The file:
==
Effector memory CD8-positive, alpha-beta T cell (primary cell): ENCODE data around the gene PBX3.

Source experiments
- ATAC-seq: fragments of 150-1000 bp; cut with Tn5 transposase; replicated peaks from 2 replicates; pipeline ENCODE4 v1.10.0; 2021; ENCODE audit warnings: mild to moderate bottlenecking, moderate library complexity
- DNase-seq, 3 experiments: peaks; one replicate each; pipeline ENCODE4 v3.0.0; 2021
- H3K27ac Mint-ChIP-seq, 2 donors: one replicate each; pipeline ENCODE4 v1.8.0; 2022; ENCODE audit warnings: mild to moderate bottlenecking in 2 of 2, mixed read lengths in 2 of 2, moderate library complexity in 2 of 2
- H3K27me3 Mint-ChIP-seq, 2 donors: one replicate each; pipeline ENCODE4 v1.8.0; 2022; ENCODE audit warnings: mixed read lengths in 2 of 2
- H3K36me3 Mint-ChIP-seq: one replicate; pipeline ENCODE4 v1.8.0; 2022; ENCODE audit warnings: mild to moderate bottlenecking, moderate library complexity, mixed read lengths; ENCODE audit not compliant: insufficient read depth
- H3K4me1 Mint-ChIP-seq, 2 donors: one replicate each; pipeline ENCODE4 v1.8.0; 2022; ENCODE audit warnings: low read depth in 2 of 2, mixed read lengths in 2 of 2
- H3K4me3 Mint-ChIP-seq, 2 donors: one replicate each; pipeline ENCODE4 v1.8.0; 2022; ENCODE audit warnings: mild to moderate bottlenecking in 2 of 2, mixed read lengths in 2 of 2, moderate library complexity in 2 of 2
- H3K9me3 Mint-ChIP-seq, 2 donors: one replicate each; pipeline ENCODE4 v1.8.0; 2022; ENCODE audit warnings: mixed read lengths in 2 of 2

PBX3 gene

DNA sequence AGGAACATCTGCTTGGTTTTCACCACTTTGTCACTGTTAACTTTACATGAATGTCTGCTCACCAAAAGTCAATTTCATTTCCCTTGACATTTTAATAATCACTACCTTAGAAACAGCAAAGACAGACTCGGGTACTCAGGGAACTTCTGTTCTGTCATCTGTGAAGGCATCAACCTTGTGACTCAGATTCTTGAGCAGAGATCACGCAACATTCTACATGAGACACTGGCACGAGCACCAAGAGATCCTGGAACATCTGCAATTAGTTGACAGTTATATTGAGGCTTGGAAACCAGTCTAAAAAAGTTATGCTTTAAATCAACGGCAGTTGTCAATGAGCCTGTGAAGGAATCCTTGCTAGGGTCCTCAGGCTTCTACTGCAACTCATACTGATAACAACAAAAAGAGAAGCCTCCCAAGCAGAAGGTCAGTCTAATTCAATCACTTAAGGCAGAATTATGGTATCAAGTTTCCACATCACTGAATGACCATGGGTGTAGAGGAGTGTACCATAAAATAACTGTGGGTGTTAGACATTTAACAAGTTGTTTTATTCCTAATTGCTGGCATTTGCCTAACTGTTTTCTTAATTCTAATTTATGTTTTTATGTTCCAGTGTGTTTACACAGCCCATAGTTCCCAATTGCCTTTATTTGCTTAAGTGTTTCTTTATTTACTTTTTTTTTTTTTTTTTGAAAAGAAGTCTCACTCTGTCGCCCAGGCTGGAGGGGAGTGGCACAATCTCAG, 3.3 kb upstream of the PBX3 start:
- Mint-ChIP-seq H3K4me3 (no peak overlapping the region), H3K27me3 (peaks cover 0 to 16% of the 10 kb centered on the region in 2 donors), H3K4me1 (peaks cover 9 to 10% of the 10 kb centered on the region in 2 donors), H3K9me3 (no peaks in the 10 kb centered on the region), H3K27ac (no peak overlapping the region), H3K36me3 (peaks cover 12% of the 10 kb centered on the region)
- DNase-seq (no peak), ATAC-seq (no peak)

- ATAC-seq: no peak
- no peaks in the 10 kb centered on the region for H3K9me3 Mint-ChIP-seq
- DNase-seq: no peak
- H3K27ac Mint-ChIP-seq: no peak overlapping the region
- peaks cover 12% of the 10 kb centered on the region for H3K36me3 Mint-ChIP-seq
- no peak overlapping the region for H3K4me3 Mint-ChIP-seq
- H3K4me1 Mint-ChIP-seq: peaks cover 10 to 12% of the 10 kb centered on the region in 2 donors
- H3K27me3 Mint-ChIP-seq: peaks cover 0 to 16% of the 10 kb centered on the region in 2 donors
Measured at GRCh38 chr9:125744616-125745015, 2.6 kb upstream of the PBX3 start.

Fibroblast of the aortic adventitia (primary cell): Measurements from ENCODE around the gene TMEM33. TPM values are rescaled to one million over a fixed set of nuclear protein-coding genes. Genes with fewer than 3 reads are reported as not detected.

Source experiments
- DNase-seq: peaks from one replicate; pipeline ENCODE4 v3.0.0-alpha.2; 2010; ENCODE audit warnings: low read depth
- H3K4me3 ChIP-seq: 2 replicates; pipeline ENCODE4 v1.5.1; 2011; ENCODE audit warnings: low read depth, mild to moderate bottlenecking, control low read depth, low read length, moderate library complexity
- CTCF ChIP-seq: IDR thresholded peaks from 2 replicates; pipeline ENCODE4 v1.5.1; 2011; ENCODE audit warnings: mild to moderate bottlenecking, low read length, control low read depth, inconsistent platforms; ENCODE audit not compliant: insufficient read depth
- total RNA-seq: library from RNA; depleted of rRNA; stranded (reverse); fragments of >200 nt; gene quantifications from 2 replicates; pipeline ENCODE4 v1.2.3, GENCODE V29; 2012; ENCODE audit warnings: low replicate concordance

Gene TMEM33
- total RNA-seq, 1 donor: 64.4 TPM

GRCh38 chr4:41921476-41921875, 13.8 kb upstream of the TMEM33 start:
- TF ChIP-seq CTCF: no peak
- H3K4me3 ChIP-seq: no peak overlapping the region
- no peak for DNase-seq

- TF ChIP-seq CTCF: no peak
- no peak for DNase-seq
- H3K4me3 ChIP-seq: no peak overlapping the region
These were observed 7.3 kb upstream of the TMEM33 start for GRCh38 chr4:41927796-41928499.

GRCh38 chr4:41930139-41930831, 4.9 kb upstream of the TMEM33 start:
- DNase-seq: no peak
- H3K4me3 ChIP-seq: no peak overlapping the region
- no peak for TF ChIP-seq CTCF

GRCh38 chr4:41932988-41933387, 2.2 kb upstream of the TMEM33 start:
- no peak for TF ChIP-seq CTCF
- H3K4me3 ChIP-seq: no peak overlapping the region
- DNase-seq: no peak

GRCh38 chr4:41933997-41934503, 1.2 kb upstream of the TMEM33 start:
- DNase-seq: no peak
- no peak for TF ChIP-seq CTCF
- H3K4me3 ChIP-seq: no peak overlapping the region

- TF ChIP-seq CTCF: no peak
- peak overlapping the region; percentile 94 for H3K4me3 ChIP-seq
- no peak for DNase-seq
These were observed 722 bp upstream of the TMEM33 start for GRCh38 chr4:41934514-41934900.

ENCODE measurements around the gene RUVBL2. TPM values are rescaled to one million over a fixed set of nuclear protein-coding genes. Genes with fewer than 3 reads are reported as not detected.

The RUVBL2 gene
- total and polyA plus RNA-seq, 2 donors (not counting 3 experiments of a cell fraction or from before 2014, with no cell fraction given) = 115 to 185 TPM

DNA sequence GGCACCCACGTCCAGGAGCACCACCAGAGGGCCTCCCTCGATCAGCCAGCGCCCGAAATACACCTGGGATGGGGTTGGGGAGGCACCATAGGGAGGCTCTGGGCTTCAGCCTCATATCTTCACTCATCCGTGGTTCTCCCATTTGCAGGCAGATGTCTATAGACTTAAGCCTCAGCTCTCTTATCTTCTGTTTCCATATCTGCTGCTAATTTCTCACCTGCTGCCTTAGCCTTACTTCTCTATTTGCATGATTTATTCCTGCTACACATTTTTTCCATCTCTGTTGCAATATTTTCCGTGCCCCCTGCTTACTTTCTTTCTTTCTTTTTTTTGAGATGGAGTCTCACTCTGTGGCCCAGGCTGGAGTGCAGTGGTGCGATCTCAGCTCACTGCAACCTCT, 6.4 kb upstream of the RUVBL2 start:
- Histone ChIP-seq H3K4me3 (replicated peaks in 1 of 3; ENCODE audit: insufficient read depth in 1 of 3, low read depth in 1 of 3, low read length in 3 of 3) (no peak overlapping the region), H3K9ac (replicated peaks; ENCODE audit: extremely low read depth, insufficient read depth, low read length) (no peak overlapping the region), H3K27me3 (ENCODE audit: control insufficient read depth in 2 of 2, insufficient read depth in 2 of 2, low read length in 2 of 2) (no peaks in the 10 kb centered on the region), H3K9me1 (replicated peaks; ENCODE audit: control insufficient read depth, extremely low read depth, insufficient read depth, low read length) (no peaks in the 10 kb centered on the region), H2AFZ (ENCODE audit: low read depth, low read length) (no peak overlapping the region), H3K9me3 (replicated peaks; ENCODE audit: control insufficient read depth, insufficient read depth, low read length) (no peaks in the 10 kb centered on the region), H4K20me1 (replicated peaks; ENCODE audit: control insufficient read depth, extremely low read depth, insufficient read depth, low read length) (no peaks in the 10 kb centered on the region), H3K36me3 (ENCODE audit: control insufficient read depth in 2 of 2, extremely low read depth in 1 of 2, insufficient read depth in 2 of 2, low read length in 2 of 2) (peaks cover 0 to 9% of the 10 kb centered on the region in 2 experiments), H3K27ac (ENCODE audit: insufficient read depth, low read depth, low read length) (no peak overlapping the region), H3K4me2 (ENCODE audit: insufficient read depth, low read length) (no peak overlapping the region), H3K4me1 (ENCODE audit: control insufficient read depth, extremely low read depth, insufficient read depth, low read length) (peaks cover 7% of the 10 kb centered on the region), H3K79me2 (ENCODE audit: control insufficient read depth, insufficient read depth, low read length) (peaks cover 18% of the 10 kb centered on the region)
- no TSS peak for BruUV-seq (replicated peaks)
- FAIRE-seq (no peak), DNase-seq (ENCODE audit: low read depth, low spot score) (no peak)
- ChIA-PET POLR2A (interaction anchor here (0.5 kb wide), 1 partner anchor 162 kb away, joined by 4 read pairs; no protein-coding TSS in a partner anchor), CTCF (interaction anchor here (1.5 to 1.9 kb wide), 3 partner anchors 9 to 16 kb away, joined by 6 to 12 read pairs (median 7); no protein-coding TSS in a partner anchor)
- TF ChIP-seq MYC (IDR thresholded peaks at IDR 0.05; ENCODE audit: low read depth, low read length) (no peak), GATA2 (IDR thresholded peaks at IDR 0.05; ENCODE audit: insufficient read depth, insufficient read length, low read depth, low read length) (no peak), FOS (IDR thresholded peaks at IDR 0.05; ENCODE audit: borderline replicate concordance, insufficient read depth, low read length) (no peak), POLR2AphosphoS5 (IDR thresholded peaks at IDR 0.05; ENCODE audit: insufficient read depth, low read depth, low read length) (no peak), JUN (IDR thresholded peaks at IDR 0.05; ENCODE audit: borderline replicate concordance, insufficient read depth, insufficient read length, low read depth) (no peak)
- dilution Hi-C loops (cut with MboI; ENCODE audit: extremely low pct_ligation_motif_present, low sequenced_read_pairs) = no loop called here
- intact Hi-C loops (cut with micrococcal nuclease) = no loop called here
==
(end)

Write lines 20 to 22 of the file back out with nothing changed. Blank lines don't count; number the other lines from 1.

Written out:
- no peak overlapping the region for H3K4me3 Mint-ChIP-seq
- H3K4me1 Mint-ChIP-seq: peaks cover 10 to 12% of the 10 kb centered on the region in 2 donors
- H3K27me3 Mint-ChIP-seq: peaks cover 0 to 16% of the 10 kb centered on the region in 2 donors